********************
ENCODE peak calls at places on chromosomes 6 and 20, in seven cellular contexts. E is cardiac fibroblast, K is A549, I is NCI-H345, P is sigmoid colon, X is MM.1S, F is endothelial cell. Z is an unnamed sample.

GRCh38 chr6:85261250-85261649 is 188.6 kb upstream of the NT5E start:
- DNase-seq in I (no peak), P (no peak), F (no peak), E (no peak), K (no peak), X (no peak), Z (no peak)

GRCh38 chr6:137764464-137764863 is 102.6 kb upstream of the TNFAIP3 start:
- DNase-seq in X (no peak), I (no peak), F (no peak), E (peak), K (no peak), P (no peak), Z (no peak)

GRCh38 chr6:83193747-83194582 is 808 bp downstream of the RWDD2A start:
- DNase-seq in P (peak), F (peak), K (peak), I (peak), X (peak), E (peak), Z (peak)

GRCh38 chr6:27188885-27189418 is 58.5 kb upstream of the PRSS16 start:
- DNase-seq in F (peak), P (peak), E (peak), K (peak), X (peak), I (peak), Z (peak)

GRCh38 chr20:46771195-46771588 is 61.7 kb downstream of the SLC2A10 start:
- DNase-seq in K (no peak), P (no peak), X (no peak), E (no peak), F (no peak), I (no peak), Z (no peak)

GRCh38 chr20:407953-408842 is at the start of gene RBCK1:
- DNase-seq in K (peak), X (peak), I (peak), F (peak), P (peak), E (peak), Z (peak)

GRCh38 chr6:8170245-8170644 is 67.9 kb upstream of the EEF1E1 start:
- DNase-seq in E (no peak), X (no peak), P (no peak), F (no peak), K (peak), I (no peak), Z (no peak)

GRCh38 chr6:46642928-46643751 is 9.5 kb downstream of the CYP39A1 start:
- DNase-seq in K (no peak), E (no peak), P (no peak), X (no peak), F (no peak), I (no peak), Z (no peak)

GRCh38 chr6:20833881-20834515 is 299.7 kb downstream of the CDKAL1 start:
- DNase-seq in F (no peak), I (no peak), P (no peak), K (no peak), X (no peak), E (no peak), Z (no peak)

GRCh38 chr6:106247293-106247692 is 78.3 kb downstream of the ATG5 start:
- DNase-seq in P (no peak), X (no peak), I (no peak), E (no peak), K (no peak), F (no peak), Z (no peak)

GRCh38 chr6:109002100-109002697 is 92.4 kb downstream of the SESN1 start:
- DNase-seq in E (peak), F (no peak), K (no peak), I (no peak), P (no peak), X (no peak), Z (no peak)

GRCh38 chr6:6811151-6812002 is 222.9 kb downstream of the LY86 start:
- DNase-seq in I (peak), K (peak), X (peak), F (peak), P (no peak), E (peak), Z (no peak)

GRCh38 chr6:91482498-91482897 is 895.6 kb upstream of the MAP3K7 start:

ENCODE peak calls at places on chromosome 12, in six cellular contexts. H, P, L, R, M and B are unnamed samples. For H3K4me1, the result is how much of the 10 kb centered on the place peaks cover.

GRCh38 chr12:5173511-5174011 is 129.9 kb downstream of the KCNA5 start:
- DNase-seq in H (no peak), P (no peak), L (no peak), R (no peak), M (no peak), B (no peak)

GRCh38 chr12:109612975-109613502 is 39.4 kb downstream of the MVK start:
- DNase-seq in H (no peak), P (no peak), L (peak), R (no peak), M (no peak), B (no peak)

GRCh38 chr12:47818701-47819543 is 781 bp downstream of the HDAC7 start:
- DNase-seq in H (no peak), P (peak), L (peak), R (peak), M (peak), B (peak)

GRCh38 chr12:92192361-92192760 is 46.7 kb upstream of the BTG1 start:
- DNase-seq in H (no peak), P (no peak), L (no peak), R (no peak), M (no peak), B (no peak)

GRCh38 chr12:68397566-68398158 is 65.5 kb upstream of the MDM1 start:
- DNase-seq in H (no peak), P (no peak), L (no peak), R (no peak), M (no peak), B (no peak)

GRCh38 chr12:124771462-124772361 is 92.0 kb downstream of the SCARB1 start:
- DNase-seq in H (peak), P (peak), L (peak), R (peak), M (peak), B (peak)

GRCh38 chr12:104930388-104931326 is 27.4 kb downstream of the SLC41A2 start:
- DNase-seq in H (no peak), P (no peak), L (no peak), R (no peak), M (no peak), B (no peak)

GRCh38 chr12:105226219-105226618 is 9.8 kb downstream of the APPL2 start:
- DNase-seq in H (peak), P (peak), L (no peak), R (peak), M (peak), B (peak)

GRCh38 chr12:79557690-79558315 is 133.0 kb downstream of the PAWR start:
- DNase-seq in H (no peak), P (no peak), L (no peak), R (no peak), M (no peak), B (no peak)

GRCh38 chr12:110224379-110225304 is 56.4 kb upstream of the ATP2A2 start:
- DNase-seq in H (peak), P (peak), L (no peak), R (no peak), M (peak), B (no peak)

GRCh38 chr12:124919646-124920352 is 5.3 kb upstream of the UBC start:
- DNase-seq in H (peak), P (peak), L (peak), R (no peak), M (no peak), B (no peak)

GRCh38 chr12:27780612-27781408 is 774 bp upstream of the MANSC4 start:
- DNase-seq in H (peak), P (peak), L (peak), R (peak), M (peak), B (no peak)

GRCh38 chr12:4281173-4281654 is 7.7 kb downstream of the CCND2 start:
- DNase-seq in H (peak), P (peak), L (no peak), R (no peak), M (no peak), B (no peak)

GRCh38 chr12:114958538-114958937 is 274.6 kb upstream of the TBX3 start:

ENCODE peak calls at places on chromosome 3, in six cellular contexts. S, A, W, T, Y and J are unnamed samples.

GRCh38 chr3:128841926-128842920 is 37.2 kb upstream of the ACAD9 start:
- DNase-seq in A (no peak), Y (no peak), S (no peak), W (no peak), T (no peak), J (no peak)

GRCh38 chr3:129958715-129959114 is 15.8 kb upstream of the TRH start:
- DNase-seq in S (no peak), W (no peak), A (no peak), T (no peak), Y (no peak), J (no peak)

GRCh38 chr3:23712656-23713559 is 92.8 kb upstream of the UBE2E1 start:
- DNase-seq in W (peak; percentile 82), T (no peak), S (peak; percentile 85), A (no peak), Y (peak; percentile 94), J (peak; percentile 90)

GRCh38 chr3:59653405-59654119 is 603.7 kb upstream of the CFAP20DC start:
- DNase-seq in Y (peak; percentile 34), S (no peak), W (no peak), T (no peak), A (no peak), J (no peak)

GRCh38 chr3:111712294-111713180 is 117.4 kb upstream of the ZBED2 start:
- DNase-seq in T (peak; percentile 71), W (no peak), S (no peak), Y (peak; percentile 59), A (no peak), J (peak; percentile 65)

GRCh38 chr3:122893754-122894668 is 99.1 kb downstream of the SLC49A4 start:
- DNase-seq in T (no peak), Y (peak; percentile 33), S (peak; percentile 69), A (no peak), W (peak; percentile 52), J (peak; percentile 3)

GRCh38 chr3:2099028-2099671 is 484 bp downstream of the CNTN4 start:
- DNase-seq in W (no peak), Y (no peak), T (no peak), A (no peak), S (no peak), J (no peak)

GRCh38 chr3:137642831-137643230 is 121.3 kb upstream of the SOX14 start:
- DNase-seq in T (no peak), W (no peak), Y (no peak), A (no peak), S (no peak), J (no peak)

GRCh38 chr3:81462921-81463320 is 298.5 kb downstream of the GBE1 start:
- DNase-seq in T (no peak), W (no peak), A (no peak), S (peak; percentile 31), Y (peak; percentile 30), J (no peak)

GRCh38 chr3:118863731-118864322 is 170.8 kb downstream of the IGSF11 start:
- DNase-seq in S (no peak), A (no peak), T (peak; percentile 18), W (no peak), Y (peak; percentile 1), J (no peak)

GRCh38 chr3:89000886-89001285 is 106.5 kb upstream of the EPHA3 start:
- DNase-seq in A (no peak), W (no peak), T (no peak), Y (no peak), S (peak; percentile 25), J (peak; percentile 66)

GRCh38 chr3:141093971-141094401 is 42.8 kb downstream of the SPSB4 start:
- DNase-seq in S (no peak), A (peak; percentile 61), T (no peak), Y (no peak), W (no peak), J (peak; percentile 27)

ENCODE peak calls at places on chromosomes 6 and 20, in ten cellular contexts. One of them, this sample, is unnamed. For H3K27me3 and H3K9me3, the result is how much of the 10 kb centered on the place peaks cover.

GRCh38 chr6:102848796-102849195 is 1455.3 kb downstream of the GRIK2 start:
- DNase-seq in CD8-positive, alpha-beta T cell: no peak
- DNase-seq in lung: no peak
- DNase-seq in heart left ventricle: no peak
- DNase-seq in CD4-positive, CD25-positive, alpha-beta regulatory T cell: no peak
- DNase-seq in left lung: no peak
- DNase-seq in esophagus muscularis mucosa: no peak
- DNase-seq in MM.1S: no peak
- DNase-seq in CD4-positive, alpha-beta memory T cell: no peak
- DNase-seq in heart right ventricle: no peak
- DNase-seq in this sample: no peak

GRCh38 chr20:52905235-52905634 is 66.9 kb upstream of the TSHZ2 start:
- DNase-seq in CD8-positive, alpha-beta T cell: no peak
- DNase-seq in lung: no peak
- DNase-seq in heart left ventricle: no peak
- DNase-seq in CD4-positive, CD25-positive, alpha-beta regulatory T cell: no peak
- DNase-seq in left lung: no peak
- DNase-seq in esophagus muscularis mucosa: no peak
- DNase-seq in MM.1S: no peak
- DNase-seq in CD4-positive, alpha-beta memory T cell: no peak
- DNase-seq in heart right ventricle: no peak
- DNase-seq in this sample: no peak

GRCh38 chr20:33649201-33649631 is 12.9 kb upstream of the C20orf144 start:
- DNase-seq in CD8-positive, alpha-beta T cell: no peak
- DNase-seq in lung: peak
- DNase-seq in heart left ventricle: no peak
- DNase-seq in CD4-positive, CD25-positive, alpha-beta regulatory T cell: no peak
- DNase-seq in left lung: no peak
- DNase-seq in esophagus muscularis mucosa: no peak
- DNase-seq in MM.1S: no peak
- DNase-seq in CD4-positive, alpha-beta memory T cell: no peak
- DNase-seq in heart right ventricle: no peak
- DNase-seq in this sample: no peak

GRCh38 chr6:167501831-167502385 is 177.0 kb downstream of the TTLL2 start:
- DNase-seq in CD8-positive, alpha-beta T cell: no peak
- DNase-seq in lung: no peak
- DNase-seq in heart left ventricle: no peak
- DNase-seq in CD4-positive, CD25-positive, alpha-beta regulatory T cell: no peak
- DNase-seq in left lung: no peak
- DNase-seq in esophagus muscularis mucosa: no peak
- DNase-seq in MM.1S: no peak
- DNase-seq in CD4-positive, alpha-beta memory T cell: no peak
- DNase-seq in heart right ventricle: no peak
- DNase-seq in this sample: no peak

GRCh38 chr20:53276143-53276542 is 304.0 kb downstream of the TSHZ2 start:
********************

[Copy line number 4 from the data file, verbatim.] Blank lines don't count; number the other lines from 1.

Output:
GRCh38 chr6:137764464-137764863 is 102.6 kb upstream of the TNFAIP3 start: